Preparing for winter can be a tedious task, it can be very overwhelming to a new farm owner trying to remember all that needs to be done. If you have many animals on your farm they do require different care during the winter. We are here to help you feel more prepared by laying out some basic Livestock care for during the winter. We all want to do the best that we can for our farms and our animals, here is what you need to know!
The majority of our livestock have water openly available to them in large quantities throughout the spring, summer and fall. It can take us a little by surprise how much the drink during the winter when we may be keeping the livestock indoors. Cows drink several gallons of water per day so it is important that they have ample water available to them. If you live in an especially cold environment then you can help your animals by having tank warmers for your water. Yes, it does take up energy to keep the tanks warm but it is more efficient than constantly having to go and break the ice from your livestocks water several times per day. Keep in mind that lactating animals, such as milk cows, will require even more water. Water needs to be fresh and clean to keep your animals in optimum condition.
During the winter you should never consider skimping on feed. Doing the warmer months most of our animals can graze and forage. That makes their diets more nutritious and has a better variety. Animals need great quality food especially in the winter, so keep that in mind. Chickens require a high protein diet during winter. This keeps them healthy and laying eggs. If chickens don’t get enough protein they start to pluck their own feathers to make up for deficiencies. This is definitely a situation that we all want to avoid for our livestock. Don’t forget to keep your salt and minerals filled up for your animals, those nutrients are essential to get through the winter. Keeping fresh hay out at all times is a simple way to help your animals.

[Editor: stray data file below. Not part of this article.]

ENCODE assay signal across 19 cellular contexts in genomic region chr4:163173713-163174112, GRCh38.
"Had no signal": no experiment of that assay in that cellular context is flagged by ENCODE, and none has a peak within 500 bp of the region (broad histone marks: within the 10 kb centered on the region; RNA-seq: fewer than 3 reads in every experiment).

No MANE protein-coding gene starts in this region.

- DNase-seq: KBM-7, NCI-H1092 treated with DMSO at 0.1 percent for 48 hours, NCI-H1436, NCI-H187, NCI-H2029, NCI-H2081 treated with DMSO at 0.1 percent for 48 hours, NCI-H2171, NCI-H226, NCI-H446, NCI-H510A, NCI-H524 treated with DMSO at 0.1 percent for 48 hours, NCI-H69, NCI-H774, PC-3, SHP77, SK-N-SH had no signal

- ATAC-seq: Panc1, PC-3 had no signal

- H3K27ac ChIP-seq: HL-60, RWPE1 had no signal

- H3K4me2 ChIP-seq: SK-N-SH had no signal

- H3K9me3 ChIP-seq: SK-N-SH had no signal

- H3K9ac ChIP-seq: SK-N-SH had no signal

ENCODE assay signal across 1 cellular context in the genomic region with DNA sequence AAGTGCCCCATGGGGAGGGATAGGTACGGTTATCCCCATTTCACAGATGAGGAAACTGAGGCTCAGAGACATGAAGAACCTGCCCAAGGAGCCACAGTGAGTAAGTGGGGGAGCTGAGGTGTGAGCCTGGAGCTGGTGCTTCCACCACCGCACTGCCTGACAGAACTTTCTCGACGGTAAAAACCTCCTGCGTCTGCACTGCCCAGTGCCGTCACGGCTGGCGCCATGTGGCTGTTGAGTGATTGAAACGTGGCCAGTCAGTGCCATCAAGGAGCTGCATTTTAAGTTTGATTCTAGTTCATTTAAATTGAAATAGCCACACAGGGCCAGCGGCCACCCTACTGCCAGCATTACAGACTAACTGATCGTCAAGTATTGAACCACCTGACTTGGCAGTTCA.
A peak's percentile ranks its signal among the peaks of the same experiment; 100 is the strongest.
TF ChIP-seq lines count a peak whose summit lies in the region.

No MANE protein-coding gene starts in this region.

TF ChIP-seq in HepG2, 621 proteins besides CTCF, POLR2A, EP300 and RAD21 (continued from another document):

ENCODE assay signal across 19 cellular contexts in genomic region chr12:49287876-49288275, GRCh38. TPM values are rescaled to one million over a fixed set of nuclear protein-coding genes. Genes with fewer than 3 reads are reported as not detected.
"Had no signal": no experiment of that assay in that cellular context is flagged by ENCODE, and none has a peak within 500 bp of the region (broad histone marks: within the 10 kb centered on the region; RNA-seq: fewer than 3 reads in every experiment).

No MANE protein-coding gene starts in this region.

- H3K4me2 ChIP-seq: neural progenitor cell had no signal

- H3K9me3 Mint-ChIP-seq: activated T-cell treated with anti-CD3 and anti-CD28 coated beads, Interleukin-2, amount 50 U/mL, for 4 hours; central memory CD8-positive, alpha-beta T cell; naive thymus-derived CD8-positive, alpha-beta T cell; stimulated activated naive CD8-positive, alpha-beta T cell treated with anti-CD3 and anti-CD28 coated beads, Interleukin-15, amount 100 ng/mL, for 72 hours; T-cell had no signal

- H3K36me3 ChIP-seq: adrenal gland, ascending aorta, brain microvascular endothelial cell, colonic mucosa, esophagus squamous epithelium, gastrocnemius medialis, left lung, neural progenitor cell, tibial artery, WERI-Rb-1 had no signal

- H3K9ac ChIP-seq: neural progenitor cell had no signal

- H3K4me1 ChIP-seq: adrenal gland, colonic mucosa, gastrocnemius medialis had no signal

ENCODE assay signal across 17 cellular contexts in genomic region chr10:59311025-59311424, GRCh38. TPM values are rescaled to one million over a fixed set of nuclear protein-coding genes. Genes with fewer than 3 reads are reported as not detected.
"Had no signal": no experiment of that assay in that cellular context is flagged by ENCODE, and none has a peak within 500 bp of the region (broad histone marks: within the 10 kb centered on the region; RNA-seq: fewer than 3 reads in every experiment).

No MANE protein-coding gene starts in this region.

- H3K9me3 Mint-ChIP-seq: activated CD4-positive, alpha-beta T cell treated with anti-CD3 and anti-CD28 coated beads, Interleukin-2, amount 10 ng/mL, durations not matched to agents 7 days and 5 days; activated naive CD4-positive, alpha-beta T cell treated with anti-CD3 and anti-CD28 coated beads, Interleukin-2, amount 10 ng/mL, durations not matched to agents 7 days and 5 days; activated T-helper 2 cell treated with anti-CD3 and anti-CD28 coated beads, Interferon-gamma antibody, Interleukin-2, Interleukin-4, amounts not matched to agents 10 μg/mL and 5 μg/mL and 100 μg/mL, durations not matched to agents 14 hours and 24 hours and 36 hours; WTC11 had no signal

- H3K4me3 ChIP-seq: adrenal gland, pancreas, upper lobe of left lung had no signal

Luckily, most animals are able to tough it out outside during the winter. If you are leaving livestock outside it is important to give them some shelter such as a windbreak. Having a block from the wind will keep you animals much more comfortable. Remember that if you keep your livestock in a barn that the barn must be very well ventilated. Sometimes having an open air covered shelter with a windbreak can be a better choice. Keeping animals in a poorly ventilated area will cause respiratory issues and will cause winter casualties. Chickens, unlike other livestock, do require more shelter. Chickens do need a warm place to roost so a heating lamp is sometimes needed for them.
Animals, such as milk cows or pregnant animals will sometimes need extra care and shelter from the climate to keep them healthy and strong. If you are using windbreaks outside then it is a good choice to move the windbreaks every so often. This keeps the area from getting to muddy, and contaminated from manure. Keeping shelter for the animals that need it will help you keep your animals safe and healthy.
Winter can be a tough time for new farmers. However, when you have done research and have talked to other, more experienced farmers, you will be able to see it through. When you have a plan in place and you have a list of the things that need to be done it will not seem like such an overwhelming task.